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Dietary Fat Intake and Radiographic Progression of Knee Osteoarthritis: Data From the Osteoarthritis Initiative.
OBJECTIVEFew studies have investigated the role of dietary factors on knee osteoarthritis (OA) progression. We examined the prospective association of dietary fat intake with radiographic progression of knee OA.
METHODSIn the Osteoarthritis Initiative, 2,092 participants with radiographic knee OA and having baseline dietary data were followed at yearly intervals up to 48 months. Dietary intakes of fatty acids were assessed with the Block Brief Food Frequency Questionnaire. To evaluate radiographic progression of knee OA, we used quantitative joint space width (JSW) between the medial femur and tibia of the knee based on fixed-flexion posteroanterior radiographs. Linear mixed models for repeated measures were used to test the association between dietary fat and JSW loss over time.
RESULTSWe observed significant positive relationships of total fat and saturated fatty acids (SFA) intakes with JSW loss. With increasing quartiles of total fat intake, JSW decreases over 48 months were 0.26 mm, 0.27 mm, 0.31 mm and 0.35 mm, respectively (P = 0.02 for trend). Similar association was observed between SFA intake and JSW loss. In contrast, higher intakes of mono- (MUFA) and polyunsaturated fatty acids (PUFA), and higher ratio of PUFA to SFA were associated with a reduced JSW loss.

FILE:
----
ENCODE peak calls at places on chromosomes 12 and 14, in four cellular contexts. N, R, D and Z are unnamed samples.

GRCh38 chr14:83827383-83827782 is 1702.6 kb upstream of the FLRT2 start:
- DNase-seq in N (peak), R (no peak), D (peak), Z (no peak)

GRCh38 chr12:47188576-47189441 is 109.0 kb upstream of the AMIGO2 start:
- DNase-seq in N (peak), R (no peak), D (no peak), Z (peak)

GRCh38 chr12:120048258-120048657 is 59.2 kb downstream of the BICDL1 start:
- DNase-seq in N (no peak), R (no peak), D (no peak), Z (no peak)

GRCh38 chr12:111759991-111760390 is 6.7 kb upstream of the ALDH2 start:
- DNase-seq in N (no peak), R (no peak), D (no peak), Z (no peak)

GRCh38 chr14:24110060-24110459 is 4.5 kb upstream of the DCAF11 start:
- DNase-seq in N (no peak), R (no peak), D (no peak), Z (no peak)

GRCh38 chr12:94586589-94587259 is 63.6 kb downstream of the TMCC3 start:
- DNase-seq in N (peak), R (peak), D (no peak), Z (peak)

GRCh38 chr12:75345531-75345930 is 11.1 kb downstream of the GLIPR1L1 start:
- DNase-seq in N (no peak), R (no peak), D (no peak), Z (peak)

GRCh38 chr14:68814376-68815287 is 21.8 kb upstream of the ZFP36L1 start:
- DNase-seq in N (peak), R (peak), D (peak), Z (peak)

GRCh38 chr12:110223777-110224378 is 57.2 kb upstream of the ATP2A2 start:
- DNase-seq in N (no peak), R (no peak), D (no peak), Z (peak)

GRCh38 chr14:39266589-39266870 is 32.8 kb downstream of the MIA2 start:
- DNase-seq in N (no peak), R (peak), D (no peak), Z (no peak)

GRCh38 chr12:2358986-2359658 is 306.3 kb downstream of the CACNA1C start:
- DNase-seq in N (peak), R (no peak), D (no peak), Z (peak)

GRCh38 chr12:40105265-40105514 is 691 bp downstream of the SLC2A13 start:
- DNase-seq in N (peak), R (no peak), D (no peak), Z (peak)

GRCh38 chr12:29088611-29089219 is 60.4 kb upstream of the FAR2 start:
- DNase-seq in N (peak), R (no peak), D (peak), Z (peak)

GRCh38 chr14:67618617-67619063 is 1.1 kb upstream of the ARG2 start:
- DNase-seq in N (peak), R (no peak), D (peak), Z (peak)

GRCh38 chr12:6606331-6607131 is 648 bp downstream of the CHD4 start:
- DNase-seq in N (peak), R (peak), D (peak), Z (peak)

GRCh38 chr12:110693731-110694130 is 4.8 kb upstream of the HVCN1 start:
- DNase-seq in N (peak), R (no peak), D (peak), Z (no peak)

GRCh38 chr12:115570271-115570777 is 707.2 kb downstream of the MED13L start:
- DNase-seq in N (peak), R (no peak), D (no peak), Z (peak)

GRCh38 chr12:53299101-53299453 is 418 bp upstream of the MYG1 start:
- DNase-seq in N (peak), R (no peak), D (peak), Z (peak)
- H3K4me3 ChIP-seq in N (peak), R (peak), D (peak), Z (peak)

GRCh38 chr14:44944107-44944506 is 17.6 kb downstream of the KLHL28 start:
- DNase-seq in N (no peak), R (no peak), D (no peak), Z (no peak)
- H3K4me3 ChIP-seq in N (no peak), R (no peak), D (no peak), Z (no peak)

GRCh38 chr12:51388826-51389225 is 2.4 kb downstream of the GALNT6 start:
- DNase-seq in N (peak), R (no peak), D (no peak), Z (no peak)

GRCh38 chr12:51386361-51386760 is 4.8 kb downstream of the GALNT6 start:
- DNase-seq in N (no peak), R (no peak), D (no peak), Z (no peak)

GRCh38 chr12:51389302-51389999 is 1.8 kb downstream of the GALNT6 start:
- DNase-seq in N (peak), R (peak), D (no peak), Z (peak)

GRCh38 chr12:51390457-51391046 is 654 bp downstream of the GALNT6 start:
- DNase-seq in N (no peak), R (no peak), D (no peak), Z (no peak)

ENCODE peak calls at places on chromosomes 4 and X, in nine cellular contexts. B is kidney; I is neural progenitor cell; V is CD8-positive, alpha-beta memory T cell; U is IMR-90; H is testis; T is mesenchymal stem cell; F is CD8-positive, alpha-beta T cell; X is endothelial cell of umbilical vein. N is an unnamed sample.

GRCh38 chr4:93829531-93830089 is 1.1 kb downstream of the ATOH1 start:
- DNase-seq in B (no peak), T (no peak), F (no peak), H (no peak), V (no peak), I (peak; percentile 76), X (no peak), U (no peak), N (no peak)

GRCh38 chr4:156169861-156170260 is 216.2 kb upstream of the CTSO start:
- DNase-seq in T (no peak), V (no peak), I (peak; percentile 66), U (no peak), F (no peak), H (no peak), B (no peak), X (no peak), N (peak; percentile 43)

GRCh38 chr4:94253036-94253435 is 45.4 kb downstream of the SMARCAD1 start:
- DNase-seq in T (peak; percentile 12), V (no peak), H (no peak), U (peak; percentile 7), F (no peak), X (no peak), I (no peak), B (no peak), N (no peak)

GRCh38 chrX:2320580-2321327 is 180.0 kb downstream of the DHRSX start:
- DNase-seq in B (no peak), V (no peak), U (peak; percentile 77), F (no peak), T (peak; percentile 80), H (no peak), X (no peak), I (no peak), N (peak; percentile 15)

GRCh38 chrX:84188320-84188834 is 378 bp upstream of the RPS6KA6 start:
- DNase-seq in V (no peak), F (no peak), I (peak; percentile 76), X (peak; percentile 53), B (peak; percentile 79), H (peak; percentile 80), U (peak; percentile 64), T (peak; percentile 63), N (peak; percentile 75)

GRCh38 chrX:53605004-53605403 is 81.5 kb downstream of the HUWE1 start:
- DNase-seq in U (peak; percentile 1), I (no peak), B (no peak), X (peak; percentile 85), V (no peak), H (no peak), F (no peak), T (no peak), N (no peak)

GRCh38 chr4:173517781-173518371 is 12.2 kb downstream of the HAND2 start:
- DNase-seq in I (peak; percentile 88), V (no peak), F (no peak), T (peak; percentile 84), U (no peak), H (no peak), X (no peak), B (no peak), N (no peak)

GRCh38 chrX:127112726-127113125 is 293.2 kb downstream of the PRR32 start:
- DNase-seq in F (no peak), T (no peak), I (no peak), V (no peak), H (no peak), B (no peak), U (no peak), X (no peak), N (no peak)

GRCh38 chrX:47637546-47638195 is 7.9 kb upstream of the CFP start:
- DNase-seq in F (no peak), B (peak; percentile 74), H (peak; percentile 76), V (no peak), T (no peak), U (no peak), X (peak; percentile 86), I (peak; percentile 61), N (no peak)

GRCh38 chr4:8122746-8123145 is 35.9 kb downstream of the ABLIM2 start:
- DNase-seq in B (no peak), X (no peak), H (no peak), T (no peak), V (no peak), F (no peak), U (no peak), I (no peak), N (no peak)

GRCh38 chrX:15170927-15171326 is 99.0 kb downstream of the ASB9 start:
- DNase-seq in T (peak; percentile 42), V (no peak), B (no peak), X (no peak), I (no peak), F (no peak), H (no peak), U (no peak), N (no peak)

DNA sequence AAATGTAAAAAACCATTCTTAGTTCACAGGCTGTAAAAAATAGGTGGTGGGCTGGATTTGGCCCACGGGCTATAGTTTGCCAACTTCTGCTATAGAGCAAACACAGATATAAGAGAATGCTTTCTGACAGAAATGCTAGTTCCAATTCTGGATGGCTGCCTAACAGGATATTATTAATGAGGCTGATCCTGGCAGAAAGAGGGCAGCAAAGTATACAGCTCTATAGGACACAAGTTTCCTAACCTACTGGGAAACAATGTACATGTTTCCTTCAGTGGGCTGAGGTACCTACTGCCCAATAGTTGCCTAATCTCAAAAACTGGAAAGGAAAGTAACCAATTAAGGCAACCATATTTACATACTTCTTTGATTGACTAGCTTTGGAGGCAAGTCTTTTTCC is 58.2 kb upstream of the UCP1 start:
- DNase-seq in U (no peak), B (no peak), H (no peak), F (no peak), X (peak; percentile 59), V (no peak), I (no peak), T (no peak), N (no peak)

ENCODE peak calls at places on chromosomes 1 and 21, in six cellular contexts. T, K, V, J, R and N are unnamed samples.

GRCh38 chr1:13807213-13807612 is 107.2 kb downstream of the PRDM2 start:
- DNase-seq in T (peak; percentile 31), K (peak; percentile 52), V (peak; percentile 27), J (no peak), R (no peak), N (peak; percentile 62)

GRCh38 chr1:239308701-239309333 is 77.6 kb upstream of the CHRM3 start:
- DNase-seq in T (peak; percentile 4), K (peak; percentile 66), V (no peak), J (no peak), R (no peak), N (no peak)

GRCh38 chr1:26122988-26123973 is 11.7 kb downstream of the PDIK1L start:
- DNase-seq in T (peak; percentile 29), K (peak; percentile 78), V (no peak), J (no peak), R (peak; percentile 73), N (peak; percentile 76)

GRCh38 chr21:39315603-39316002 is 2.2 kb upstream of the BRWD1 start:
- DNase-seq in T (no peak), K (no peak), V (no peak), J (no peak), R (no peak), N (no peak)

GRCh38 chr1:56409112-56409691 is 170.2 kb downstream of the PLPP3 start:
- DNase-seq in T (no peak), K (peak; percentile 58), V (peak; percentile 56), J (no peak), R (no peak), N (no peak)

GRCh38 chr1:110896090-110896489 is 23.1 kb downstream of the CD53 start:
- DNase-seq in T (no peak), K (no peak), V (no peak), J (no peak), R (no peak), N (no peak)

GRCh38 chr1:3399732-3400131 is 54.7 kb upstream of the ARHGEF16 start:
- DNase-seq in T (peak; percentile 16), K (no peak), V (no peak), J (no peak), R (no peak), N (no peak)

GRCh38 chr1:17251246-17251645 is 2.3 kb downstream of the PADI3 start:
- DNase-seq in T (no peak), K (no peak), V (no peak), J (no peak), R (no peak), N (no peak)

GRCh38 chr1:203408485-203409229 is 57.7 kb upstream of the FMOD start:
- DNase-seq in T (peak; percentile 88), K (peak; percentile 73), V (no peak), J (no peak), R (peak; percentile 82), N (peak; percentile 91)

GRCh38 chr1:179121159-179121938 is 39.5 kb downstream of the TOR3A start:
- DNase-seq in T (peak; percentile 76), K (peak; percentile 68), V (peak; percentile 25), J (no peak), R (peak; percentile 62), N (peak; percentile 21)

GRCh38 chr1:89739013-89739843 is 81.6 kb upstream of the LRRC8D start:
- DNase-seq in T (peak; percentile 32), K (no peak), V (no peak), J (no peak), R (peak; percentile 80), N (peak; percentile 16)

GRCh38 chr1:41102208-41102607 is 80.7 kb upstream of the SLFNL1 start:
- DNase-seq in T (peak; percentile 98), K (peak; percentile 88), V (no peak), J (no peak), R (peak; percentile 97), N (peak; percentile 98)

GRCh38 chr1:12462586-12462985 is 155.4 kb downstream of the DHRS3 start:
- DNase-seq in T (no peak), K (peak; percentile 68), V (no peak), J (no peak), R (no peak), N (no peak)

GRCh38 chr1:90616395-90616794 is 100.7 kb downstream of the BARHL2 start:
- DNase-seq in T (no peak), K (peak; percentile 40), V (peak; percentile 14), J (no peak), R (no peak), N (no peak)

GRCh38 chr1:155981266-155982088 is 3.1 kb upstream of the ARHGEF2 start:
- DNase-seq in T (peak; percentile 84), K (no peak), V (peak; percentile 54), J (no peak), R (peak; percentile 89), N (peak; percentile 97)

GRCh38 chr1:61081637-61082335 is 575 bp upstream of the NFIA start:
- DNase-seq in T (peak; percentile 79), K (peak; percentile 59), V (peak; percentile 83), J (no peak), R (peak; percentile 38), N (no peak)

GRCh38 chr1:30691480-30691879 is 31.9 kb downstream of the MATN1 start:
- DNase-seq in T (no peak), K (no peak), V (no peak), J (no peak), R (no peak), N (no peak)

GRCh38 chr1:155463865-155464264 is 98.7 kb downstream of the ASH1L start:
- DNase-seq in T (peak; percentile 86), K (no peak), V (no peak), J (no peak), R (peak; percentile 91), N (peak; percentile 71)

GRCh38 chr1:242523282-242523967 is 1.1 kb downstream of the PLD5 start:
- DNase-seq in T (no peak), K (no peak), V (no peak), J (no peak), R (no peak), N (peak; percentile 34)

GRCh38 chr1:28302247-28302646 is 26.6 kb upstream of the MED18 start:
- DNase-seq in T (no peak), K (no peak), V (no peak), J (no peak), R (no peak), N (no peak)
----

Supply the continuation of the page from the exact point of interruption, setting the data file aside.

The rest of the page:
CONCLUSIONHigh intakes of total fat and SFA may be associated with increased structural knee OA progression, while MUFA and PUFA may reduce radiographic progression. Replication of these novel findings in other prospective studies is needed to confirm if reduction in SFA intake and increase in unsaturated fat intake lead to delayed knee OA progression.
Brigham & Women's Hospital and Harvard Medical School, Boston, Massachusetts.,
Tufts Medical Center, Boston, Massachusetts.,
Rutgers University, New Brunswick, New Jersey.,
University of Massachusetts Medical School, Worcester.,
Tufts Medical Center, Boston, Massachusetts.
Center for Primary Care and Prevention, Memorial Hospital of Rhode Island, Pawtucket, and Brown University, Providence, Rhode Island.
Fatty Acids, Monounsaturated
Proportional Hazards Models
Risk Reduction Behavior
Pub Type(s)Comparative Study
Research Support, N.I.H., Extramural
Research Support, Non-U.S. Gov't